By Ben Briscoe Staff Writer

LPGA star, Olympic medalist, OurChart blogger volunteer to be auctioned off as caddies for event

LGPA star Rosie Jones offers some tips to the foursome that bought her services as caddy for the Fairway to Equality golf tournament.

The forth annual Fairway to Equality golf tournament raised almost $45,000 for the Human Rights Campaign this past weekend, but organizers are saying that, more importantly, it raised awareness.

“It’s events like this one that are so great because they don’t just bring in funds, they also help to bring attention to this organization that is such a powerful force with over 700,000 members and a great lobbyer for our community,” blogger Lisa Parish said.

Parish volunteered as a celebrity caddy for the event, along with basketball hall of famer and Olympic medalist Nancy Lieberman and Ladies Pro Golf Association player Rosie Jones.

The three auctioned off their services as caddies at a dinner two days before the event that focused on bringing women together in the name of HRC. Parish’s skills went for $2,400. Jones sold for the most money at more than $3,500.

Kera Ward, one of the members of the four-person team that bought Jones’ skills, said that it was because “she’s so damn sexy that we just wanted to hang out with her all day.”

But Theresa Bates, another member of the team, says that they bid on Jones because “we all just thought that she would do amazing things for our golf skills. No amount of golf lessons could be equal to this great opportunity to learn from a world class player.”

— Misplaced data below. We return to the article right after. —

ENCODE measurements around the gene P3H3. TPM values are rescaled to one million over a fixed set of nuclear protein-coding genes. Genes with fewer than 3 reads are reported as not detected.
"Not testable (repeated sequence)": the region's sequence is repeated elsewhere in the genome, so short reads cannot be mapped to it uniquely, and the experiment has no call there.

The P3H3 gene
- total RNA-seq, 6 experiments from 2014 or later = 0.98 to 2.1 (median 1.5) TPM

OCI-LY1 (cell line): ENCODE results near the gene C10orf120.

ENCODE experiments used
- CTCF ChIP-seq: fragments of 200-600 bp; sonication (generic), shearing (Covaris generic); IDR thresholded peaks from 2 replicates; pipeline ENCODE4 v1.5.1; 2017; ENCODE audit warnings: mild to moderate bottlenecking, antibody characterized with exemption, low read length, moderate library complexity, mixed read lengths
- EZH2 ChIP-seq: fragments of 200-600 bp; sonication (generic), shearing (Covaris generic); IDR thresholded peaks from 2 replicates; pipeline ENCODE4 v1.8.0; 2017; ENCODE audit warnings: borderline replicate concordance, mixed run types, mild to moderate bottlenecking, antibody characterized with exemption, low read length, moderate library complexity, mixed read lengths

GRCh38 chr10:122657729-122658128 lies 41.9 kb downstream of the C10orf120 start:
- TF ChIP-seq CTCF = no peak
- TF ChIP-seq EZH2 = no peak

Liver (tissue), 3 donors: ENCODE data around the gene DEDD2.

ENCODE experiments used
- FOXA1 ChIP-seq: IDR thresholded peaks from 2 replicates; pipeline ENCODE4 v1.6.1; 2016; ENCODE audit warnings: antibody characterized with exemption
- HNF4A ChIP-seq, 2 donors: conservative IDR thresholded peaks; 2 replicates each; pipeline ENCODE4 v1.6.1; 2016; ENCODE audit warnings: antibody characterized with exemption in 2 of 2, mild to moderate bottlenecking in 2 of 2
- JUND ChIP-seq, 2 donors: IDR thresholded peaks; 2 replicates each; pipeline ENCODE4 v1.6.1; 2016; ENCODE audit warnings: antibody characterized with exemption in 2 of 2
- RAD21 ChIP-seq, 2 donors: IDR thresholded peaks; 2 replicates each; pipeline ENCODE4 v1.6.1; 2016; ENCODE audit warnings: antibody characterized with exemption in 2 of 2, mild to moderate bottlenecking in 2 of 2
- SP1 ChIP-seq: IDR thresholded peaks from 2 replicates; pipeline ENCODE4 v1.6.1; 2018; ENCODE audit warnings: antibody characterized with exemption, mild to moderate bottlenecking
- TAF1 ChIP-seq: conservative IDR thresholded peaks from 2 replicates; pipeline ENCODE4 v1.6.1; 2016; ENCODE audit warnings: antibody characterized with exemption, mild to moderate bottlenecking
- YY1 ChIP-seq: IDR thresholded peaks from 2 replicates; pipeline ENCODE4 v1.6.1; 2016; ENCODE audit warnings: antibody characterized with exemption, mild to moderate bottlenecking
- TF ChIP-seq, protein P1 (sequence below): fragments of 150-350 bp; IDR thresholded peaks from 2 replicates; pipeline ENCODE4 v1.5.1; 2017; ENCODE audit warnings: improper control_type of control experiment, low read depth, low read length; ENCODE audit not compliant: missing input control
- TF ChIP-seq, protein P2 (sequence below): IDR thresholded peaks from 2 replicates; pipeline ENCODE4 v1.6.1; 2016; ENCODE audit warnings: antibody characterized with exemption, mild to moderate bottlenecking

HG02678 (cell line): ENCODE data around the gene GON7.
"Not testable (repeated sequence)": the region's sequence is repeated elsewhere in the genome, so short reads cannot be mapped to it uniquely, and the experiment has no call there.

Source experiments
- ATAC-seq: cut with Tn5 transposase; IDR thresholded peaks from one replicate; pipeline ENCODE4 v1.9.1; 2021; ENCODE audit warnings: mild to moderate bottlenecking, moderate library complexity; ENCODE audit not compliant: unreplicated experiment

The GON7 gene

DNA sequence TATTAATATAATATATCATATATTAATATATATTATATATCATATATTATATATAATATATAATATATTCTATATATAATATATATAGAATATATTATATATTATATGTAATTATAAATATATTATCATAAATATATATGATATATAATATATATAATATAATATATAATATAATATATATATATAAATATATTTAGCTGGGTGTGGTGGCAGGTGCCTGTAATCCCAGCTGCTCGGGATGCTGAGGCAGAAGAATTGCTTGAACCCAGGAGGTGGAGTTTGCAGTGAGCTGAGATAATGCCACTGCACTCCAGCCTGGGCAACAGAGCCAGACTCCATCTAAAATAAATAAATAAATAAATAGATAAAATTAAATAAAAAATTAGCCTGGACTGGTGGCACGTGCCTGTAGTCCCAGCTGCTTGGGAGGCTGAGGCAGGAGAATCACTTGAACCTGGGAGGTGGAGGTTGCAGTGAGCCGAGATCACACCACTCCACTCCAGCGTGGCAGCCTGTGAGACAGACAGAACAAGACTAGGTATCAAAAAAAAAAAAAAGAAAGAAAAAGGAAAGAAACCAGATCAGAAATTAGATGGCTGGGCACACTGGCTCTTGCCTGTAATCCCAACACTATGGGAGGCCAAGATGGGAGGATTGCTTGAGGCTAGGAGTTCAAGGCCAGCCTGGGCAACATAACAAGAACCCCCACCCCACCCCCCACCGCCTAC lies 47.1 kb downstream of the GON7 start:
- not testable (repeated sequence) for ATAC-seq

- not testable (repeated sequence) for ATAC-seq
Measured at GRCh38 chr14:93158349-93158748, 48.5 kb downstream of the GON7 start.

Jones was happy to help them out.

“I’ve been looking forward to this tournament for a long time because golf is such a good way to promote togetherness,” she said. “Popular sports like this are a great at bringing a community together because everyone loves them, and everyone loves spending time together while playing them.”

Margot Regula-Rosen, associate director of membership and community events for HRC, said she agrees.

“Women across the board enjoying playing this game,” she said. “That means we can pair non-HRC members up with HRC members, and they can have a good dialogue about the group during the game. It does so much to build our membership and expand what people know.”

To raise awareness, HRC also placed signs at each tee with statistics about discrimination against the LGBT community, such as in 36 states LGBT have no protection for homeownership rights. Lori Garza, one of the three co-chairs in charge of the event, says that this strategy was very successful.

“I had a lot of straight co-workers help out this year,” Garza said. “One of the biggest things they kept mentioning to me was the signs. They were all so shocked at how much discrimination was out there.”

Garza also stressed how recruiting volunteers from outside the HRC community was another strategy used to promote awareness.

Gailene Jaques served as the treasurer for the event.

“This was absolutely the most rewarding and enriching experience I have ever had doing volunteer work,” Jaques said. “The people involved are so passionate about HRC and golf. They made it a lot of fun, and I encourage others to sign up to help.”

Planning for next year’s tournament has already begun. To get more information on volunteering, contact

The first place team was Lisa Becker, Katey Bookhammer, Cheri Howe and Lea Ratcliff. Second place went to Louise Ritter, Stephanie Smith, Debra Dobbs and Kimberly Harl. Winner Laws, Carolyn Manuel and Rhonda Givens placed third.


This article appeared in the Dallas Voice print edition, June 8, 2007. сайтзаказать google adwords